I don't agree with everything in these vignettes but they make for an good, thought-provoking read.
Archive: November 3rd, 2009
A fascinating trip down memory lane to the birth of the IMG element.
We were having a chat in the Clearleft office today about site stats and their relative uselessness; numbers about bounce rates are like eyetracking data—without knowing the context, they’re not going to tell you anything.
Anyway, I was reminded that I have an account over at Google Webmaster Tools set up for three of my sites: adactio.com, huffduffer.com and thesession.org. I logged in today for the first time in ages and started poking around.
I noticed that I had some unread messages. Who knew that Google Webmaster Tools has a messaging system? I guess all software really does evolve until it can send email.
One of the messages had the subject line Blocked URLs:
For legal reasons, we’ve excluded from our search results content located at or under the following URL/directory:
This content has been removed from all Google search results.
Cause: Somone has filed a DMCA complaint against your site.
I visited the URL and found a fairly tame discussion about Perfect Pitch. Here’s the only part of the discussion that references an external resource in a non-flattering light:
I think that is referring to www.PerfectPitch.com. I’m not saying anything about such commercially-oriented courses because I don’t know them, but I think we’d all be wise to bear in mind the general comments voiced in the first two posts on this thread.
That single reference to a third-party site is, apparently, enough to trigger a DMCA complaint.
Google link to the complaint on Chilling Effects but that just says
The cease-and-desist or legal threat you requested is not yet available. It does, however, list the party who sent the complaint: Boucherle.
By a staggering coincidence, Gary Boucherle of American Educational Music, Inc. is registered as the owner of perfectpitch.com.
So let’s get this straight. In a discussion about perfect pitch, someone mentions the website perfectpitch.com. They don’t repost any materials from the site. They don’t even link to the site. They don’t really say anything particularly disparaging. But it all takes is for the owner of perfectpitch.com to abuse the Digitial Millenium Copyright Act with a spurious complaint and just like that, Google removes the discussion from its search index.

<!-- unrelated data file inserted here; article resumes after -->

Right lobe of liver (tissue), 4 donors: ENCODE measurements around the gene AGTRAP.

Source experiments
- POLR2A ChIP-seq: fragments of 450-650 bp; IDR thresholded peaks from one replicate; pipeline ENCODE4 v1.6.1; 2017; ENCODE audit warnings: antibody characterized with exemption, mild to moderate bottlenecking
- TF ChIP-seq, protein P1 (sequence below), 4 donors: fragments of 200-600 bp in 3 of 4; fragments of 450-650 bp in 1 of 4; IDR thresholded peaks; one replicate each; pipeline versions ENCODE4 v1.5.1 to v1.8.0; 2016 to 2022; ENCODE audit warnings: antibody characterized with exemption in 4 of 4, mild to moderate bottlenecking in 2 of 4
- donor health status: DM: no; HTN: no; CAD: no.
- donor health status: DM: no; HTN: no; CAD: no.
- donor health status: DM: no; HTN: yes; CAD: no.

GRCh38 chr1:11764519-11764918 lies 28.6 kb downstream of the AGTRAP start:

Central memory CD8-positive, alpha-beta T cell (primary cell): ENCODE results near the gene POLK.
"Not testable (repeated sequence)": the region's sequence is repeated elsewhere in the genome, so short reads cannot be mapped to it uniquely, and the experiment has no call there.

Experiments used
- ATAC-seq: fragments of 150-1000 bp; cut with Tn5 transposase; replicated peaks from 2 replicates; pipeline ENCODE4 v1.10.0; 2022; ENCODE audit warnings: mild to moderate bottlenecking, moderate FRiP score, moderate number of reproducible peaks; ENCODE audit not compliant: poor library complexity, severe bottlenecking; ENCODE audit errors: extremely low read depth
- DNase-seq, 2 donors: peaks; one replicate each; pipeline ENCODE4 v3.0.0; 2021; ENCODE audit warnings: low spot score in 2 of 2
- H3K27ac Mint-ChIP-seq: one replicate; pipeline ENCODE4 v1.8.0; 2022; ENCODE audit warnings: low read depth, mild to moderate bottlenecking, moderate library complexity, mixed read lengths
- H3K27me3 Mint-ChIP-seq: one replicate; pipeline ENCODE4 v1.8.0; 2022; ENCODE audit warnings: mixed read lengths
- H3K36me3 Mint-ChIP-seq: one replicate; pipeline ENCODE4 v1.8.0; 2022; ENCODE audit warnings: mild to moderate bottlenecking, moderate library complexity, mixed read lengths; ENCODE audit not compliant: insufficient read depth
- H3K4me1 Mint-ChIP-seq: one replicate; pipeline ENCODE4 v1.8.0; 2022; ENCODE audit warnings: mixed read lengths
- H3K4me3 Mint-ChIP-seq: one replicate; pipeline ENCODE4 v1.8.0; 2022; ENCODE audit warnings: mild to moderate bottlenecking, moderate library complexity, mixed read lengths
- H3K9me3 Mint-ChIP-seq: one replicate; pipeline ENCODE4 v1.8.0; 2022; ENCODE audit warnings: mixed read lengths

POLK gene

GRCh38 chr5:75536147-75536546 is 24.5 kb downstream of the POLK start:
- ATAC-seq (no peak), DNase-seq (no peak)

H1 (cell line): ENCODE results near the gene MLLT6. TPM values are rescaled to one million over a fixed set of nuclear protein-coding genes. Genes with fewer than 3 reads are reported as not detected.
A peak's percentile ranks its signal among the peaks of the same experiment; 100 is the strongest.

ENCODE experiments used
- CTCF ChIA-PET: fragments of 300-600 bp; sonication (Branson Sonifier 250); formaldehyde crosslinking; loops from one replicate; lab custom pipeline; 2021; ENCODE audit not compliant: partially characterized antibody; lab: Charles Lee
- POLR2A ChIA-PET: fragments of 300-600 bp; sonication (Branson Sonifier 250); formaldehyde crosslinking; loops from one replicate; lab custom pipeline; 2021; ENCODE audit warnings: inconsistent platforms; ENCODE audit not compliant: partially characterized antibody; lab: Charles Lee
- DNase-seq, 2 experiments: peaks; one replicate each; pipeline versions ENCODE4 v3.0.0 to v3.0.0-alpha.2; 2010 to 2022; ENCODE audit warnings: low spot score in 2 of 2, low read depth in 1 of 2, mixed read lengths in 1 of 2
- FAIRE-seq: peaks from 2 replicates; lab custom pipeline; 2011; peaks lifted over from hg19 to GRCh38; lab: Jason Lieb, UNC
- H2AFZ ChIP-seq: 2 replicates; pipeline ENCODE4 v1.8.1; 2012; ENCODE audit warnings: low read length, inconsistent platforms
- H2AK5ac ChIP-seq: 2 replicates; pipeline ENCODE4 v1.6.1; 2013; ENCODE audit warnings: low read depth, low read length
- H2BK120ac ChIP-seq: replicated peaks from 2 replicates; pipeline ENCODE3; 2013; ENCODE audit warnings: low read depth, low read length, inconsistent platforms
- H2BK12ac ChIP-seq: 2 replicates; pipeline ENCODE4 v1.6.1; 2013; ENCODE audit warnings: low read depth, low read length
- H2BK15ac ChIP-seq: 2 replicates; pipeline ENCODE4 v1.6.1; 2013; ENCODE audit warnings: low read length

To be fair, Google also explain how to file a counter-complaint. However, the part about agreeing to potentially show up in a court in California is somewhat off-putting for those of us, like me, who live outside the United States of America.
There is another possible explanation for this insane over-reaction; one that would explain why the offended party sent the complaint to Google rather than going down the more traditional route of threatening the ISP…
The Session has pretty good Google juice. The markup is pretty lean, the content is semantically structured and there’s plenty of inbound links. Could it be that the owner of perfectpitch.com sent a DMCA complaint to Google simply because another site was getting higher rankings for the phrase “perfect pitch”? If so, then that’s a whole new level of SEO snake-oilery.
Hmmm… that gives me an idea.
If you have a blog or other personal publishing platform, perhaps you would like to write a post titled Perfect Pitch? Feel free to republish anything from this post, which is also coincidentally titled Perfect Pitch. And feel free to republish the contents of the original discussion on The Session titled, you guessed it: Perfect Pitch.
Update: Thanks for inbound links, everyone. The matter is now being resolved. I have received an apology from Gary Bourcherle who was being more stupid than evil.